Legendary songwriter and musician Robbie Robertson’s new holiday song “Happy Holidays” is an irreverent take on the holiday tune tradition, juxtaposing tongue-in-cheek lyrics about the duality of the yuletide season with some beautiful guitar melodies.
“We love Christmas and the holidays, it brings good cheer, and also stress and depression, so I wanted to do a song that celebrates both sides and have a little fun,” says Robertson.
The recently recorded song, which features Robertson playing a variety of instruments, is now available to stream, download and add to your holiday playlists. Robertson is donating his proceeds from the song to the American Indian College Fund. Stream/download “Happy Holidays” now: https://RobbieRobertson.lnk.to/HappyHolidays
Robertson is no stranger to holiday music having written The Band’s stunning “Christmas Must Be Tonight,” released in 1977 on their final studio album, Islands. The song has become a seasonal favorite in the holiday canon and continues to be recorded by new generations of musicians. Robertson himself reprised it with an updated version for the classic Christmas film, “Scrooged.”
This past weekend, Robertson made a rare live appearance for his first live performance since 2013 as special guest at “The Last Waltz Nashville: An All-Star Celebration of The Band’s Historic Farewell Concert” Saturday at Nashville’s Bridgestone Arena. The inaugural holiday event was a thrilling celebration of The Band’s historic 1976 Thanksgiving concert, immortalized in the concert film, “The Last Waltz,” and featured performance by some of music’s biggest stars including Darius Rucker, Michael McDonald, Emmylou Harris, Vince Gill, Nathaniel Rateliff, Warren Haynes, Jamey Johnson, Lukas Nelson, Margo Price, Don Was, John Medeski, Cyril Neville, Dave Malone, Bob Margolin, Terence Higgins and Mark Mullins & The Levee Horns.
Robertson recently supervised a suite of new releases to commemorate the 50th anniversary of The Band’s seminal self-titled “Brown” album. The newly remixed and expanded 50th Anniversary Edition packages include a multi-format Super Deluxe Edition boxed set that boasts a new stereo mix of the 1969 album by Bob Clearmountain from the original multi-track masters along with a host of unreleased outtakes and alternate recordings and The Band’s long-sought-after full Woodstock performance on 2CD/Blu-ray/2LP/7-inch vinyl. Half a century later the album remains as beloved as ever and the new 2019 collections have earned resounding praise with MOJO declaring in their glowing 5-star review, “50 years on, the music remains both fresh and out of time, simultaneously belonging to past, present and future. Story songs – historical, mythological -- aching balladry, lascivious rockers – performed with tight ensemble subtlety and three of the greatest singers ever trading lines – it’s a work of enduring perfection.” American Songwriter bestowed The Band with a perfect rating and remarked, “With a classic this iconic in the annals of Americana, it’s well worth revisiting The Band to bask in one of the finest albums of its, or any other, era,” while Rolling Stone hailed it as a “masterpiece.” Variety was especially taken by the previously unreleased Woodstock performance: “it’s revelatory to hear these songs, vaunted for their realness, sounding even more real.” Listen/order The Band (50th Anniversary Edition): https://TheBand.lnk.to/TheBand50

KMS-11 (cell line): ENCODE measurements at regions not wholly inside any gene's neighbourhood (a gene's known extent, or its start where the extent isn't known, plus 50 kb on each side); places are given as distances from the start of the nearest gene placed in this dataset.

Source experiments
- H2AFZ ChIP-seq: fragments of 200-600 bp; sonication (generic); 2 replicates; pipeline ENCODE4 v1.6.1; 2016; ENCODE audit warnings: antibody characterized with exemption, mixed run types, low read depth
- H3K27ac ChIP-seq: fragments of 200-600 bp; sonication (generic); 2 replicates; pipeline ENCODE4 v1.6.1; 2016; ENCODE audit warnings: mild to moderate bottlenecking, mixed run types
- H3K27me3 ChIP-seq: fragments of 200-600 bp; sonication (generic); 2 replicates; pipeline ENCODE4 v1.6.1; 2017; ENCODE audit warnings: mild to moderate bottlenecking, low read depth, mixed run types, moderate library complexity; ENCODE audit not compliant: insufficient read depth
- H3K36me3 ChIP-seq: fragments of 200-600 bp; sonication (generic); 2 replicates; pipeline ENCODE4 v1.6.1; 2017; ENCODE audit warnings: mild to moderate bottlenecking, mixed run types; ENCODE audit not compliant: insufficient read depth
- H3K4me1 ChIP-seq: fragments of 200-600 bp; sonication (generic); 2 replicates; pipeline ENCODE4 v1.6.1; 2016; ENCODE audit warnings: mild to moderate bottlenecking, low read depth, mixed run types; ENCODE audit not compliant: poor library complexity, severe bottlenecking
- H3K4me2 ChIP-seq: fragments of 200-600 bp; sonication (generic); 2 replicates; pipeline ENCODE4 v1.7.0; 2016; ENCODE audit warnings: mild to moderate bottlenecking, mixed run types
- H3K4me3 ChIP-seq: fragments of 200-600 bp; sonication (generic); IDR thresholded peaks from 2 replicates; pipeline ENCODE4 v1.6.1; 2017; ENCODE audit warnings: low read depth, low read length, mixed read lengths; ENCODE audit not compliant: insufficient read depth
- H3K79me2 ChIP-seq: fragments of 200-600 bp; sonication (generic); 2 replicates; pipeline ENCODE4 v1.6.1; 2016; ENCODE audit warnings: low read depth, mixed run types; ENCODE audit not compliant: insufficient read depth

Robertson has had an especially exciting and prolific year with the recent releases for The Band as well as his latest studio album, Sinematic, which includes two songs – “I Hear You Paint Houses” and “Remembrance” – that are featured in Martin Scorsese’s mob epic “The Irishman,” alongside Robertson’s original score. Now out in theatres the film will hit Netflix on Wednesday, November 27. Following the world premiere of the new feature film documentary, “Once Were Brothers: Robbie Robertson and The Band,” at the Toronto International Film Festival in September where the movie opened the festival, it recently premiered in the U.S. at New York City’s prestigious DOC NYC documentary film festival. Inspired by Robertson’s acclaimed 2016 autobiography, “Testimony,” director Daniel Roher’s “Once Were Brothers” is a confessional, cautionary, and sometimes humorous tale of Robertson’s young life and the creation of one of the most enduring groups in the history of popular music, The Band. The compelling film blends rare archival footage, photography, iconic songs, and interviews with many of Robertson’s friends and collaborators, including Martin Scorsese, Bruce Springsteen, Eric Clapton, Van Morrison, Peter Gabriel, Taj Mahal, Dominique Robertson, and Ronnie Hawkins. It will receive a theatrical release in early 2020 via Magnolia Pictures.